Anyone who enjoyed The Quickening is sure to find The Shadowing a worthy follow-up, packed with the same level of historical detail and a brilliantly eerie atmosphere, and headed up by another strong and determined female lead. With its blend of historical mystery and supernatural happenings, The Shadowing is also the perfect fit for fans of Laura Purcell and Anita Frank, and an excellent addition to the popular genre of Modern Gothic.

The Shadowing by Rhiannon Ward is published by Trapeze (Orion) and is available now from all good booksellers and online retailers including Hive, Bookshop.org, Waterstones, and Wordery.

If you can, please support a local indie bookshop by ordering from them either in person or online! Some of my favourites include Booka Bookshop, The Big Green BookshopSam Read BooksellersBook-ishScarthin Books, and Berts Books

My thanks go to the publisher and to Netgalley UK for providing an ecopy of the book in return for an honest and unbiased review.

Reviews on The Shelf are free, honest, and unbiased and I don’t use affiliate links on my posts. However if you enjoy the blog please consider buying me a coffee on Ko-Fi!

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REVIEW: The White Road by Sarah Lotz

The White RoadAh, summertime. The sun is shining, the birds are singing, the grass is blowing gently in the breeze. What better time then, than to read a twisty psychological thriller (complete with a side of creepy supernatural goings on) set on Everest’s dark and snowy peak? Enter ‘The White Road‘ by Sarah Lotz – my choice of reading over one of the hottest weekend’s of the year!

Desperate to get their click-bait website ‘Journey to The Dark Side’ off the ground, wannabe filmmaker Simon Newman is persuaded by his friend Thierry to go caving in the deadly Cwm Pot Rat Run with the aim of filming the bodies of three students who died there years before. When Simon’s own horrific experience in the caves goes viral, the pair seek the next challenge – an ascent of Everest, the ‘Death Mountain’. But, when Simon gets to Everest, he discovers there may be more dangerous things on the mountain than the elements – and this time, his luck may have run out.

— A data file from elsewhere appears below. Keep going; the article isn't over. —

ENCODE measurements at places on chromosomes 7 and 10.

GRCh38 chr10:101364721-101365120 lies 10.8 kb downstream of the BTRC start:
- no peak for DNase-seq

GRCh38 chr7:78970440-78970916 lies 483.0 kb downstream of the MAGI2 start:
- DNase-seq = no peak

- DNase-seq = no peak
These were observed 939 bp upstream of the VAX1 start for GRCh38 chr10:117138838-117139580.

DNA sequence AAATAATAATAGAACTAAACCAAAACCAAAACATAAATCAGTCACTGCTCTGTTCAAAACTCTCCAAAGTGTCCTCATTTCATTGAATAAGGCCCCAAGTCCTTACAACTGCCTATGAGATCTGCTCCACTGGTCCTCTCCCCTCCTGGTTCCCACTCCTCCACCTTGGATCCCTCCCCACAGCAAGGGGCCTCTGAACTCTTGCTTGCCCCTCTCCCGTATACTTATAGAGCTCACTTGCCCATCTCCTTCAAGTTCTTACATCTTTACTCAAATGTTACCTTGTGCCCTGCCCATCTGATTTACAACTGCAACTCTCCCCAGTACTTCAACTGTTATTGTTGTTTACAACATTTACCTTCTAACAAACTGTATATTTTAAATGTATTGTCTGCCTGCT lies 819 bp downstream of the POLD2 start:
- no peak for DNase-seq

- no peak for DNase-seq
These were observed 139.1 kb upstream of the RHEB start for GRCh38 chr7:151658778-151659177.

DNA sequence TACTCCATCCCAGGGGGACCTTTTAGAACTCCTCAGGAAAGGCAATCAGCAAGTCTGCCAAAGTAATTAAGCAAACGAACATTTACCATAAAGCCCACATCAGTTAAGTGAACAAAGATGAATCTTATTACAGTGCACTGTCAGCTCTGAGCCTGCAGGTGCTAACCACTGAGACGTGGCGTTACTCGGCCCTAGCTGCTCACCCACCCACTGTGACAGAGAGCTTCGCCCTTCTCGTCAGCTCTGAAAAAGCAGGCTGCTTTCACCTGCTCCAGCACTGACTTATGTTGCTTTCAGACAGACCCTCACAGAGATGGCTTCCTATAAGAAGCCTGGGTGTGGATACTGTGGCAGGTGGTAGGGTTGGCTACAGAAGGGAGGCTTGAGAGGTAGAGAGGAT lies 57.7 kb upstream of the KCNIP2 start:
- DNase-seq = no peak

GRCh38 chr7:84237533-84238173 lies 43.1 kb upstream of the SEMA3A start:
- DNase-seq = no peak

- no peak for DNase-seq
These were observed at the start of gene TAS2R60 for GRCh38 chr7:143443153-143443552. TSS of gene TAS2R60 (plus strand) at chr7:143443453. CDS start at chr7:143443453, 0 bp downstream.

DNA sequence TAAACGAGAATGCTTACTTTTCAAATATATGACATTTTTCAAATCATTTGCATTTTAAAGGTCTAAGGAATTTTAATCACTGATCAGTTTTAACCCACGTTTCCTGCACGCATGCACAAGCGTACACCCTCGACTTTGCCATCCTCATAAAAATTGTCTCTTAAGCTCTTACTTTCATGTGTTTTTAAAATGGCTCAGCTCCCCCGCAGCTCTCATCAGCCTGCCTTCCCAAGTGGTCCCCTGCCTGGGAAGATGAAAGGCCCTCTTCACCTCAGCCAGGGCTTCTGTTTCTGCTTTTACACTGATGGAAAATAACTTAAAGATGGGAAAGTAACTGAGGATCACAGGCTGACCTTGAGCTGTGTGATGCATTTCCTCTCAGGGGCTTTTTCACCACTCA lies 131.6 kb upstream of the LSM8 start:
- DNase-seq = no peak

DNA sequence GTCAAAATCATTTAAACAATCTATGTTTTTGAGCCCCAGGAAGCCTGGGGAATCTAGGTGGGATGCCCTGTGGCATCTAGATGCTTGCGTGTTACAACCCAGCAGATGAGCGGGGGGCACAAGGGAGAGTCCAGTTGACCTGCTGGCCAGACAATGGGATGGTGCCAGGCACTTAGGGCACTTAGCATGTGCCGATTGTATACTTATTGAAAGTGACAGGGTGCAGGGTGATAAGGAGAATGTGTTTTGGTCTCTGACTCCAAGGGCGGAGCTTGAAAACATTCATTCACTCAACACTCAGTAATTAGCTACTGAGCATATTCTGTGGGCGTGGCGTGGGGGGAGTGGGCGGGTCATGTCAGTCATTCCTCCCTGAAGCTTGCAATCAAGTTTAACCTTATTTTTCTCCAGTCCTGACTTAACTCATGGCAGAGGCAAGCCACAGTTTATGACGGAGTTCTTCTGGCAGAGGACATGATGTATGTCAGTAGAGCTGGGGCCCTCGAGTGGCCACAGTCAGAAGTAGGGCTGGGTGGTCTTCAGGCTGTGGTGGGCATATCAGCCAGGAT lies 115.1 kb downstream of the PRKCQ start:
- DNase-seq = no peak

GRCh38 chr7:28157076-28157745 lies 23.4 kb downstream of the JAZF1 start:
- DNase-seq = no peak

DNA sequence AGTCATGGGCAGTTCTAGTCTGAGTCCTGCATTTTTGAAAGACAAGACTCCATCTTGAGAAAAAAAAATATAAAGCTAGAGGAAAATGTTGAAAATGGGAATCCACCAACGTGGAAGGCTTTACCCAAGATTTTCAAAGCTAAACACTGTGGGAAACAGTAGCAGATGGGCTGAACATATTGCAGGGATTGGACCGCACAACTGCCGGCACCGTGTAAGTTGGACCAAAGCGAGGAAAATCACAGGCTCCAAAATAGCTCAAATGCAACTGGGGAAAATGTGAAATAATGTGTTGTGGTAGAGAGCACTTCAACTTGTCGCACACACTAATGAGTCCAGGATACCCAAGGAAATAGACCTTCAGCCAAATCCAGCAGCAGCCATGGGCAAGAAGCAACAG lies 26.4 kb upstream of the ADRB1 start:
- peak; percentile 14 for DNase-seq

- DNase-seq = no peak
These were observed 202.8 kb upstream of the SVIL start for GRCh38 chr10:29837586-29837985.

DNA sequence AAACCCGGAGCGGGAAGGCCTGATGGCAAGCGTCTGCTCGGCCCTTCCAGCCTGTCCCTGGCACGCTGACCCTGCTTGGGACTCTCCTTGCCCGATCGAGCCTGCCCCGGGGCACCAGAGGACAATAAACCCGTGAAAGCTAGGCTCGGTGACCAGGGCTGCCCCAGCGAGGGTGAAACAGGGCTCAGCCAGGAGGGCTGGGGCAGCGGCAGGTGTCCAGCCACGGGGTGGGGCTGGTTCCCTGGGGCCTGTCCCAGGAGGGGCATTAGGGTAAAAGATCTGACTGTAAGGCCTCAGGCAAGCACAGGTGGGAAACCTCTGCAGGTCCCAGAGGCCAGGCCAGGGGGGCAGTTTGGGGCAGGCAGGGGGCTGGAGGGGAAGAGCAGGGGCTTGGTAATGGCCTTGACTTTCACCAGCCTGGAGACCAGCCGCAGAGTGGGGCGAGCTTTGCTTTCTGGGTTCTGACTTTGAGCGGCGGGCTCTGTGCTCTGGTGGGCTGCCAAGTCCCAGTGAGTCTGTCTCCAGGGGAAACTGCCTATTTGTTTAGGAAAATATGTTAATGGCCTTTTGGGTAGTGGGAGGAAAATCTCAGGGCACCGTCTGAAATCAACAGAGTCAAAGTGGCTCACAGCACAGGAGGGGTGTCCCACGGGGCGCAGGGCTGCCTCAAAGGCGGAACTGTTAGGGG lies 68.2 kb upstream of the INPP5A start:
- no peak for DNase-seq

For me, one of Sarah’s main achievements in this book is the creation of Simon, our narrator. He is, in all honesty, a bit of a louse. Lazy, dishonest and largely out for himself, Simon is not a likeable narrator. He is however interesting and well formed as a character and we see flashes of the person he could become and the life he could lead if he chose to. Fully aware of his own deceits, he becomes torn between his best and worst selves which really added to the psychological suspense as he battles with his personal demons. The supporting cast are also well realised – Thierry was slightly one dimensional, being the epitome of the self-centred, obsessive ‘internet sensation’ but that’s a minor niggle. In a genre that often relies on tense plotting rather than well constructed characters, it was great to be in the head of someone who felt so real and was surrounded by people you felt you could actually meet.

The opening salvo in Cwm Pot is deliciously dark and full of menace – a great way of setting the tone for what is to follow – but it’s once Simon reaches Everest when, for me, the book really comes to life. The sense of place and of the challenge of the climb really came across and I found the incidental details about climbing and the mental and physical challenges posed by being at altitude absolutely fascinating. It made me want to read some non-fiction about the history of Everest and find out more about mountain climbing in general.

I also felt that the supernatural elements were well handled – I’d never heard of the ‘Third Man’ concept before but it’s a really intriguing one and used to very good effect here. Even at the end of the book, I couldn’t decide whether or not to consider this a ghost story!

Tautly plotted and immensely enjoyable, ‘The White Road’ balances psychological intrigue with dashes of the supernatural to create an intense thrill ride that grabbed hold of me and didn’t let go until I’d turned the final page. Fans of Michelle Paver’s recent ghost stories (especially ‘Thin Air‘, with which this shares a great deal in terms of theme and setting) will find much to enjoy here, as will fans of psychological suspense and anyone who enjoys being gripped by a good book!